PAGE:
In a Budget which he described as ‘paving the way for a brighter future’ and with a pledge that ‘austerity is coming to an end’, Chancellor Philip Hammond announced that the government’s commitment to introduce a personal tax allowance of £12,500 and to raise the higher rate threshold to £50,000 would be brought forward by a year, and will now be implemented from April 2019
Hammond said he wanted working people to keep ‘more of the money they earn’. The current personal allowance, set at £11,850 and the higher rate threshold of £46,350, were scheduled to rise to £12,500 and £50,000 by 2020.
The Chancellor pointed out that this commitment had been made prior to the government’s pledge to provide an additional £20.5bn to the NHS over the next five years.
‘There were suggestions that the least painful way for everyone to contribute to the NHS would be for us to abandon our pledges and freeze the personal allowance at current levels. Be reassured that the idea of ending austerity does not involve increasing tax bills,’ Hammond said.
Instead, in his speech Hammond went on to say that the improvement in public finances, supported by new analysis from the Office for Budget Responsibility, means he will be raising both the personal allowance and the higher rate threshold earlier than planned, before indexing both with inflation in subsequent years.
‘We are delivering on our commitment one year early. This represents a tax cut for 32m people and means an additional £130 in the pay packet of a basic rate taxpayer. Since 2015 we have taken 1.7m people out of tax altogether and nearly 1m out of higher rate tax,’ Hammond told MPs.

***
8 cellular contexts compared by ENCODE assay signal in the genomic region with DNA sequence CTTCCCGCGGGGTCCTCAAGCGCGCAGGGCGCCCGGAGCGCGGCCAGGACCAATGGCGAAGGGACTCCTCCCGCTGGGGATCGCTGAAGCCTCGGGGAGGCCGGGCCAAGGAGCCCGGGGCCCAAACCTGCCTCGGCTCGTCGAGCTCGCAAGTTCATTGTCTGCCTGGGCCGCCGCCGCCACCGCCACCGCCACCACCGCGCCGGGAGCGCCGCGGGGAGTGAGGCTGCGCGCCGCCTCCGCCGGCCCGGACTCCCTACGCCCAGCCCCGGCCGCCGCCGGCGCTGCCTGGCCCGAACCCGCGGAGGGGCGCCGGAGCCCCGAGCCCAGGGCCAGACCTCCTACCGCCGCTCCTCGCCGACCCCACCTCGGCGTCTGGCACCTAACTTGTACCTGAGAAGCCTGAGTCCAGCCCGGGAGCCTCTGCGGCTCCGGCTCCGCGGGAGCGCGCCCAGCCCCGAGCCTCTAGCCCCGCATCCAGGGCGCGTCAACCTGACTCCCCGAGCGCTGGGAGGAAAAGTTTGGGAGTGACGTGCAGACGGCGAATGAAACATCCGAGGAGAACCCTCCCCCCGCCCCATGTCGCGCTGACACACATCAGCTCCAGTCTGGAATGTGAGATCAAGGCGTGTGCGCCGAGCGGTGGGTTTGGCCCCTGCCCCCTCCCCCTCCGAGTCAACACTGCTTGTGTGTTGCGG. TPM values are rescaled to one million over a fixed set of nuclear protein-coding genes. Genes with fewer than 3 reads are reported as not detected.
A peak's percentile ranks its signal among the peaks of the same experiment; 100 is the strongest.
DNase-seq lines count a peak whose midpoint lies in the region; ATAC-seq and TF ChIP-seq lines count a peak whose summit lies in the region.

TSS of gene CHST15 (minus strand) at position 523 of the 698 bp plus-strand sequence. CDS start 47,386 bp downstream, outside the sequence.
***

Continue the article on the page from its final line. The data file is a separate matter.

Coupled with changes to the universal credit rules, which he also outlined in the Budget, the Chancellor reported that a single parent receiving universal credit and working 25 hrs week for the national living wage (NLW) would benefit by £890 next year.
From April 2019, the NLW will rise by 4.9% from £7.83 to £8.21.
Changes to the basic rate limit will apply to non-savings and non-dividend income in England, Wales and Northern Ireland and to savings and dividend income in the UK. Since April 2017, the Scottish Parliament sets the basic rate limit and higher rate threshold for non-savings, non-dividend income for Scotland.
According to HMRC’ policy paper, in 2019/20, this measure will benefit 30.6m individuals of whom 26.2m will be basic rate taxpayers and four million are higher rate taxpayers. A basic rate taxpayer will have an average real gain of £66. A higher rate taxpayer will have an average real gain of £387. An additional rate taxpayer will have an average real gain of £236.
The above inflation increase will take 499,000 individuals out of income tax, and 479,000 individuals out of higher rate income tax in 2019/20 compared to previously announced policy.
The analysis also shows 625,000 individuals will have an average real loss of £107 in 2019/20. These losses are mostly the result of increases in the upper profits and upper earnings limits for National Insurance.
Tom Evennett, private client services partner at EY, said: ‘The National Insurance thresholds remains much lower than the personal tax allowance. This means, assuming 2018/19 rates, these individuals [on National Living Wage] would also pay over £750 in National Insurance. Those under 25 on the National Minimum Wage may be outside the income tax net, but even these people find themselves paying National Insurance. A move to align the NI and tax threshold would have a much bigger impact on the really low paid.’
Noting the changes to NI thresholds, Deloitte tax director Patricia Mock said: ‘The rates and thresholds for national insurance will affect these giveaways for those with earned income, as the lower earnings threshold is lower than the personal allowance.
‘This has been increased from £8,424 to £8,632 with the upper earnings threshold being increased to match the higher rate income tax threshold of £50,000.
‘This means a Class 1 National Insurance saving for basic rate taxpayers of £25, and an increase for higher rate and additional rate earners of £340, giving an overall tax and NIC decrease for basic rate employees of £155, higher rate employees of £520 and additional rate employees of £260.’
In 2019/20, the switch will cost the Treasury £2.79bn, and £1.93bn the following tax year.
Report by Pat Sweet